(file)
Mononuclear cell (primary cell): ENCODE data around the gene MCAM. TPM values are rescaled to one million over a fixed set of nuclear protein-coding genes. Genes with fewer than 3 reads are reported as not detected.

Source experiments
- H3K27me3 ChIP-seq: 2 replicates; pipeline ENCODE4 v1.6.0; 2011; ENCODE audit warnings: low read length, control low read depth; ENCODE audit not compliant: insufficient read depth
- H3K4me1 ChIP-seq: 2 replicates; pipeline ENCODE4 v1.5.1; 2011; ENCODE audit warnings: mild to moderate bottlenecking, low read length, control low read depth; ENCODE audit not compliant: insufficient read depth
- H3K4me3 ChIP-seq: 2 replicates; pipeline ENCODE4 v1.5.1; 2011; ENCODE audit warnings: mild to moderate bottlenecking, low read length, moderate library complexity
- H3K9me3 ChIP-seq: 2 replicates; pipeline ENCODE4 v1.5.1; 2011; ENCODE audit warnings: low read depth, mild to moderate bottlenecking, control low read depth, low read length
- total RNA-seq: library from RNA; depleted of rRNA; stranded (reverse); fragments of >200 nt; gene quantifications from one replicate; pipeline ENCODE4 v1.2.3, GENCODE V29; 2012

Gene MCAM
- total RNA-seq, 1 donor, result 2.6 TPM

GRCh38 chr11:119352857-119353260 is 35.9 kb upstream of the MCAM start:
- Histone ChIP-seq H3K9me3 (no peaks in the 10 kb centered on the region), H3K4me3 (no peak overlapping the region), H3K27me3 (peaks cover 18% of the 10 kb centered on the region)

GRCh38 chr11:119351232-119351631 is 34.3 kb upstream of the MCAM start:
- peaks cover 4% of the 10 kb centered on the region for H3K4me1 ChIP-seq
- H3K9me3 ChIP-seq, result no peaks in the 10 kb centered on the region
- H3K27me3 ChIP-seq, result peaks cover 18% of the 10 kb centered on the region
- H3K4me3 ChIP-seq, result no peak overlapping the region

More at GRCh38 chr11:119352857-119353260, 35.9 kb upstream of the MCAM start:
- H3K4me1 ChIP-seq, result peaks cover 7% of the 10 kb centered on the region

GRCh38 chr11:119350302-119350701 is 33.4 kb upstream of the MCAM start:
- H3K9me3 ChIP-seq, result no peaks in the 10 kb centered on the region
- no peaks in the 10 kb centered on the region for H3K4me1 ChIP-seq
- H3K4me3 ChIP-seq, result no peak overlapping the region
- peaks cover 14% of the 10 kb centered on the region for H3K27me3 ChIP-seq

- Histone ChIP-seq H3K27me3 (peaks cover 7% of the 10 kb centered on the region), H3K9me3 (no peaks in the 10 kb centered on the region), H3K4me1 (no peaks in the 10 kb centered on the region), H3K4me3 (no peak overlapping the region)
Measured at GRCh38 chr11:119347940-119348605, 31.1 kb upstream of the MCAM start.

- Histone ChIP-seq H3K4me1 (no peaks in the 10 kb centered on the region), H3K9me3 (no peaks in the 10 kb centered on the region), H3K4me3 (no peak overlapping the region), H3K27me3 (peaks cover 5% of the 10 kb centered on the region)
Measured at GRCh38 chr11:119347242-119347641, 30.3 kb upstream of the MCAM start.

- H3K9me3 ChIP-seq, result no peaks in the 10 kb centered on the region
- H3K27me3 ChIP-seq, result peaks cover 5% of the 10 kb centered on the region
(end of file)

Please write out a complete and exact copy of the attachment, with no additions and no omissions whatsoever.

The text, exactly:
Mononuclear cell (primary cell): ENCODE data around the gene MCAM. TPM values are rescaled to one million over a fixed set of nuclear protein-coding genes. Genes with fewer than 3 reads are reported as not detected.

Source experiments
- H3K27me3 ChIP-seq: 2 replicates; pipeline ENCODE4 v1.6.0; 2011; ENCODE audit warnings: low read length, control low read depth; ENCODE audit not compliant: insufficient read depth
- H3K4me1 ChIP-seq: 2 replicates; pipeline ENCODE4 v1.5.1; 2011; ENCODE audit warnings: mild to moderate bottlenecking, low read length, control low read depth; ENCODE audit not compliant: insufficient read depth
- H3K4me3 ChIP-seq: 2 replicates; pipeline ENCODE4 v1.5.1; 2011; ENCODE audit warnings: mild to moderate bottlenecking, low read length, moderate library complexity
- H3K9me3 ChIP-seq: 2 replicates; pipeline ENCODE4 v1.5.1; 2011; ENCODE audit warnings: low read depth, mild to moderate bottlenecking, control low read depth, low read length
- total RNA-seq: library from RNA; depleted of rRNA; stranded (reverse); fragments of >200 nt; gene quantifications from one replicate; pipeline ENCODE4 v1.2.3, GENCODE V29; 2012

Gene MCAM
- total RNA-seq, 1 donor, result 2.6 TPM

GRCh38 chr11:119352857-119353260 is 35.9 kb upstream of the MCAM start:
- Histone ChIP-seq H3K9me3 (no peaks in the 10 kb centered on the region), H3K4me3 (no peak overlapping the region), H3K27me3 (peaks cover 18% of the 10 kb centered on the region)

GRCh38 chr11:119351232-119351631 is 34.3 kb upstream of the MCAM start:
- peaks cover 4% of the 10 kb centered on the region for H3K4me1 ChIP-seq
- H3K9me3 ChIP-seq, result no peaks in the 10 kb centered on the region
- H3K27me3 ChIP-seq, result peaks cover 18% of the 10 kb centered on the region
- H3K4me3 ChIP-seq, result no peak overlapping the region

More at GRCh38 chr11:119352857-119353260, 35.9 kb upstream of the MCAM start:
- H3K4me1 ChIP-seq, result peaks cover 7% of the 10 kb centered on the region

GRCh38 chr11:119350302-119350701 is 33.4 kb upstream of the MCAM start:
- H3K9me3 ChIP-seq, result no peaks in the 10 kb centered on the region
- no peaks in the 10 kb centered on the region for H3K4me1 ChIP-seq
- H3K4me3 ChIP-seq, result no peak overlapping the region
- peaks cover 14% of the 10 kb centered on the region for H3K27me3 ChIP-seq

- Histone ChIP-seq H3K27me3 (peaks cover 7% of the 10 kb centered on the region), H3K9me3 (no peaks in the 10 kb centered on the region), H3K4me1 (no peaks in the 10 kb centered on the region), H3K4me3 (no peak overlapping the region)
Measured at GRCh38 chr11:119347940-119348605, 31.1 kb upstream of the MCAM start.

- Histone ChIP-seq H3K4me1 (no peaks in the 10 kb centered on the region), H3K9me3 (no peaks in the 10 kb centered on the region), H3K4me3 (no peak overlapping the region), H3K27me3 (peaks cover 5% of the 10 kb centered on the region)
Measured at GRCh38 chr11:119347242-119347641, 30.3 kb upstream of the MCAM start.

- H3K9me3 ChIP-seq, result no peaks in the 10 kb centered on the region
- H3K27me3 ChIP-seq, result peaks cover 5% of the 10 kb centered on the region